Modern wonder: NYC’s water system

Here is a look at the vast system that keeps pumping clean water flowing in New York City:

The pipes that carry this life-giving force are largely invisible to New York’s thirsty masses. (Here’s a great map.) The system includes 19 reservoirs nestled in the rolling hills and mountains, draining a sprawling 1.2 million-acre watershed; three controlled lakes; 300 miles of underground thruways, including one that burrows 1,100 feet underneath the Hudson River; and thousands of miles of thin pipe under New York’s streets. Together, they deliver fresh, potable water to 8.4 million people in New York City and another 1 million people upstate…

The system emerged as a matter of necessity. “New York City developed this water system because it was unlucky,” says Kenneth T. Jackson, the Columbia University historian and authority on New York City. “It couldn’t could take water out of the rivers, because the Hudson is salty all the way up to Poughkeepsie.” In the 18th and early 19th centuries, the city’s growing number of residents relied on wells, water brought in on ships, and spring-fed ponds like the Collect (near what is now Foley Square), which quickly turned into dumping grounds for sewage and garbage. The fetid waters helped spawn the cholera epidemic of 1832, which killed more than 3,500 residents. And the absence of significant water sources in city streets thick with wooden buildings led to a series of disastrous fires. After the Great Fire of 1835, which consumed about 700 structures, municipal leaders were moved to act…

Built at a time when the city’s population stood at about 200,000, the Croton system served well until the early 1900s. By then, New York’s population soared to more than 3 million, thanks to immigration, expansion, and the annexation of the Bronx and Brooklyn. In the early 20th century, the city expanded the system to develop new resources in the Catskills. The Ashokan Reservoir, whose creation required the submerging of seven villages, came into service in 1915. A system of pipes and canals were constructed to ferry water via the Catskill Aqueduct 92 miles to the Kensico and Hillview Reservoirs in Westchester—including a circular tunnel with a diameter of 14 feet that goes 1,100 feet under the Hudson River near West Point. Water Tunnels No. 1 (completed in 1917) and No. 2 (completed in 1937) carried the water from Yonkers into Manhattan. Next came the Delaware system to the city’s northwest. Starting in the 1950s, vast pools of water created by damming tributaries of the Delaware River were fed into new infrastructure, including the Delaware Aqueduct, which at 82 miles is the longest continuous underground water tunnel in the world. Here, again, gravity does the work. The highest reservoirs are about 1,200 feet above sea level. And the volume of water pushing down through the pipes creates an enormous amount of power. Today, Bosch notes, “the pressure is so great that it can take it to the sixth floor of most boroughs without any pumping,” said Bosch.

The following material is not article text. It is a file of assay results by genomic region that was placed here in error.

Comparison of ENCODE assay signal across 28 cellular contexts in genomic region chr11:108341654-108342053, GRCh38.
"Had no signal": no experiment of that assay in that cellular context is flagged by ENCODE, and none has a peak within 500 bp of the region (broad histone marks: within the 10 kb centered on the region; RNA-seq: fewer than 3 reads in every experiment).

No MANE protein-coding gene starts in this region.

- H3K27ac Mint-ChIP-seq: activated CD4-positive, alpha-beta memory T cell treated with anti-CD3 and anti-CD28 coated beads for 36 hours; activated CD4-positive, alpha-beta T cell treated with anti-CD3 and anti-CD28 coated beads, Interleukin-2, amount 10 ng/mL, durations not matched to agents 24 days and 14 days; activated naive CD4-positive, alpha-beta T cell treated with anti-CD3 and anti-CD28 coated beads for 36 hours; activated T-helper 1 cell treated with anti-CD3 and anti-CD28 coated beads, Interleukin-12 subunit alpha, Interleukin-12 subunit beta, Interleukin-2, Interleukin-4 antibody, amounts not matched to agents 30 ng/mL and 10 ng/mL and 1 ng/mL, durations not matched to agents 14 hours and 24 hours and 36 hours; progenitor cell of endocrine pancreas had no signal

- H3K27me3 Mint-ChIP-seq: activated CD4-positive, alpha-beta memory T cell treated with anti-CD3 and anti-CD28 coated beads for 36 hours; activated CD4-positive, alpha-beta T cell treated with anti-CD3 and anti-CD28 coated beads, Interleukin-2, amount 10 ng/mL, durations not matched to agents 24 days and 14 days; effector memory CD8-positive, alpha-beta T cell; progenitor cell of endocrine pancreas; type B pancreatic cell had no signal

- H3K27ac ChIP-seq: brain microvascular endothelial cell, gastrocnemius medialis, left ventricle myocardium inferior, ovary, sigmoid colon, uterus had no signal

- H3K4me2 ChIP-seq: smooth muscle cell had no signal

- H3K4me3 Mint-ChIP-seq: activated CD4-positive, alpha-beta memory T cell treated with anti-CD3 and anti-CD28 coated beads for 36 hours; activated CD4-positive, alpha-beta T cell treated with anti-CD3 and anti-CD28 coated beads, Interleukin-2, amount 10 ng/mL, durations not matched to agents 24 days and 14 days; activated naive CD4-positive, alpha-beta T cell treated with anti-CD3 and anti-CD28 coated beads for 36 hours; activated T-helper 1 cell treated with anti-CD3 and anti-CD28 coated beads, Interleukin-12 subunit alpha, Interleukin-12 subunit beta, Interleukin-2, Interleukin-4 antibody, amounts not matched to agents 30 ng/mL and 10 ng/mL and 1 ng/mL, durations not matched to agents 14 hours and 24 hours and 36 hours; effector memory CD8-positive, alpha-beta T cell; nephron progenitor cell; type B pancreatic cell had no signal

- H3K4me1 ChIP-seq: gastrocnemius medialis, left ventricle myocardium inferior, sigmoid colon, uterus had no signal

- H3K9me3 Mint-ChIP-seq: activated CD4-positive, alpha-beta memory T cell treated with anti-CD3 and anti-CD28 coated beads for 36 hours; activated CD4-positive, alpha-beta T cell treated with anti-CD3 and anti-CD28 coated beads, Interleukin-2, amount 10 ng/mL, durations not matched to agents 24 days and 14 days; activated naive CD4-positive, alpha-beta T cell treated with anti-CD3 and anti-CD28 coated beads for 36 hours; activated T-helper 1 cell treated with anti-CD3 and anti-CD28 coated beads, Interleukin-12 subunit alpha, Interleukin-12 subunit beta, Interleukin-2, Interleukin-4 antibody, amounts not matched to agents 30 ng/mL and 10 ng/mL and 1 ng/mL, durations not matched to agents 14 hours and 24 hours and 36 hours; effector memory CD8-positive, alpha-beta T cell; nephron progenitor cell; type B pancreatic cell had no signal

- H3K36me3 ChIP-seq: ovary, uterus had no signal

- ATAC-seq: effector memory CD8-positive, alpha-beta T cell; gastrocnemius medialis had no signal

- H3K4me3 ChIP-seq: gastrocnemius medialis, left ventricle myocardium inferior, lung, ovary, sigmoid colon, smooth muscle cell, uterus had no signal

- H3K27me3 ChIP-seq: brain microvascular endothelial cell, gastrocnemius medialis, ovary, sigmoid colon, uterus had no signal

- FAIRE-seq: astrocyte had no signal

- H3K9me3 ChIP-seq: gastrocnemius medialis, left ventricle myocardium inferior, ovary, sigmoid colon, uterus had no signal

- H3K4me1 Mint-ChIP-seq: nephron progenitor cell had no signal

The 500 miles of fat pipes upstate are augmented by 6,500 miles of narrower underground conduits that run underneath the five boroughs, from the crags of Riverdale to the distant, wave-tossed shores of the Rockaways. From the Hillview Reservoir in Yonkers, right on the Bronx border, pipes plunge a few hundred feet into one of the three massive water tunnels that carry water to the south about 500 feet below ground level. Every 20 blocks or so, vertical tunnels sprout up to feed into trunk water mains, with a diameter of about a foot. Ultimately, they connect to buildings, whose pipes are private property.

It would be really difficult to have the #1 global city without a well-designed water system. Such planning and engineering may not get much attention in explaining New York City’s rise but it certainly had to be present. Interestingly, histories of Chicago tend to note the importance of reversing the flow of the Chicago River so that waste was sent downstream towards the Mississippi rather than into Lake Michigan where it polluted the water supply.

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